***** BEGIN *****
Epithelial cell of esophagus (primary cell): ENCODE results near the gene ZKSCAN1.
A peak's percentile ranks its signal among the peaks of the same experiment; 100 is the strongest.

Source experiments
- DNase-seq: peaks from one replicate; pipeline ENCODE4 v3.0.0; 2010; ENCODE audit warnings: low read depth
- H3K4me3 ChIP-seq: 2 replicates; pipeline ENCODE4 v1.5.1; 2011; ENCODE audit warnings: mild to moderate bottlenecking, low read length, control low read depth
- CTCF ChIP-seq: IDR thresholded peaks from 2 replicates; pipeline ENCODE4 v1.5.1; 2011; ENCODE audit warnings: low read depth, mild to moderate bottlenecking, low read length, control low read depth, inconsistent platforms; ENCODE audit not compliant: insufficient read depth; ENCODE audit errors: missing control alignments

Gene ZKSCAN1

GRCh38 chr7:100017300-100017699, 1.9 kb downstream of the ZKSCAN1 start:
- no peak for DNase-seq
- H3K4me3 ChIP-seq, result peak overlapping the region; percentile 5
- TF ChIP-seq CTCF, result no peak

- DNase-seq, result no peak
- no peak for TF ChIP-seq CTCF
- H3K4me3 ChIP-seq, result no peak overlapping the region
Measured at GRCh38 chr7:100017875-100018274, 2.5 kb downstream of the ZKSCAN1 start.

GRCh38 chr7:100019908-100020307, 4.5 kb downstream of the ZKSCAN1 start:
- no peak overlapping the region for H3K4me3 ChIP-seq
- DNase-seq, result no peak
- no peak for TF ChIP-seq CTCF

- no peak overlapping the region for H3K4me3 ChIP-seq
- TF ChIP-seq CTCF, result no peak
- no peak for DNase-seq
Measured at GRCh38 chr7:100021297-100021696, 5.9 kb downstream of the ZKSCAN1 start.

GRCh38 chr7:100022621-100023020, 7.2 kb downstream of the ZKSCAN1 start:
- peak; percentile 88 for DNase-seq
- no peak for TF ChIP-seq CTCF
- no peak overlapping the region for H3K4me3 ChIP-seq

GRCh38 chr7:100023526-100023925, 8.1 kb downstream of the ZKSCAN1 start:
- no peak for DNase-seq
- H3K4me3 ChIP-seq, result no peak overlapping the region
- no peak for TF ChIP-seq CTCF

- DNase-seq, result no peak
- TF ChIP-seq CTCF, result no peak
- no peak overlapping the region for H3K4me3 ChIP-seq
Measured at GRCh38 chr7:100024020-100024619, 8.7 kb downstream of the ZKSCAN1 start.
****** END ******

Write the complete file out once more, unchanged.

Epithelial cell of esophagus (primary cell): ENCODE results near the gene ZKSCAN1.
A peak's percentile ranks its signal among the peaks of the same experiment; 100 is the strongest.

Source experiments
- DNase-seq: peaks from one replicate; pipeline ENCODE4 v3.0.0; 2010; ENCODE audit warnings: low read depth
- H3K4me3 ChIP-seq: 2 replicates; pipeline ENCODE4 v1.5.1; 2011; ENCODE audit warnings: mild to moderate bottlenecking, low read length, control low read depth
- CTCF ChIP-seq: IDR thresholded peaks from 2 replicates; pipeline ENCODE4 v1.5.1; 2011; ENCODE audit warnings: low read depth, mild to moderate bottlenecking, low read length, control low read depth, inconsistent platforms; ENCODE audit not compliant: insufficient read depth; ENCODE audit errors: missing control alignments

Gene ZKSCAN1

GRCh38 chr7:100017300-100017699, 1.9 kb downstream of the ZKSCAN1 start:
- no peak for DNase-seq
- H3K4me3 ChIP-seq, result peak overlapping the region; percentile 5
- TF ChIP-seq CTCF, result no peak

- DNase-seq, result no peak
- no peak for TF ChIP-seq CTCF
- H3K4me3 ChIP-seq, result no peak overlapping the region
Measured at GRCh38 chr7:100017875-100018274, 2.5 kb downstream of the ZKSCAN1 start.

GRCh38 chr7:100019908-100020307, 4.5 kb downstream of the ZKSCAN1 start:
- no peak overlapping the region for H3K4me3 ChIP-seq
- DNase-seq, result no peak
- no peak for TF ChIP-seq CTCF

- no peak overlapping the region for H3K4me3 ChIP-seq
- TF ChIP-seq CTCF, result no peak
- no peak for DNase-seq
Measured at GRCh38 chr7:100021297-100021696, 5.9 kb downstream of the ZKSCAN1 start.

GRCh38 chr7:100022621-100023020, 7.2 kb downstream of the ZKSCAN1 start:
- peak; percentile 88 for DNase-seq
- no peak for TF ChIP-seq CTCF
- no peak overlapping the region for H3K4me3 ChIP-seq

GRCh38 chr7:100023526-100023925, 8.1 kb downstream of the ZKSCAN1 start:
- no peak for DNase-seq
- H3K4me3 ChIP-seq, result no peak overlapping the region
- no peak for TF ChIP-seq CTCF

- DNase-seq, result no peak
- TF ChIP-seq CTCF, result no peak
- no peak overlapping the region for H3K4me3 ChIP-seq
Measured at GRCh38 chr7:100024020-100024619, 8.7 kb downstream of the ZKSCAN1 start.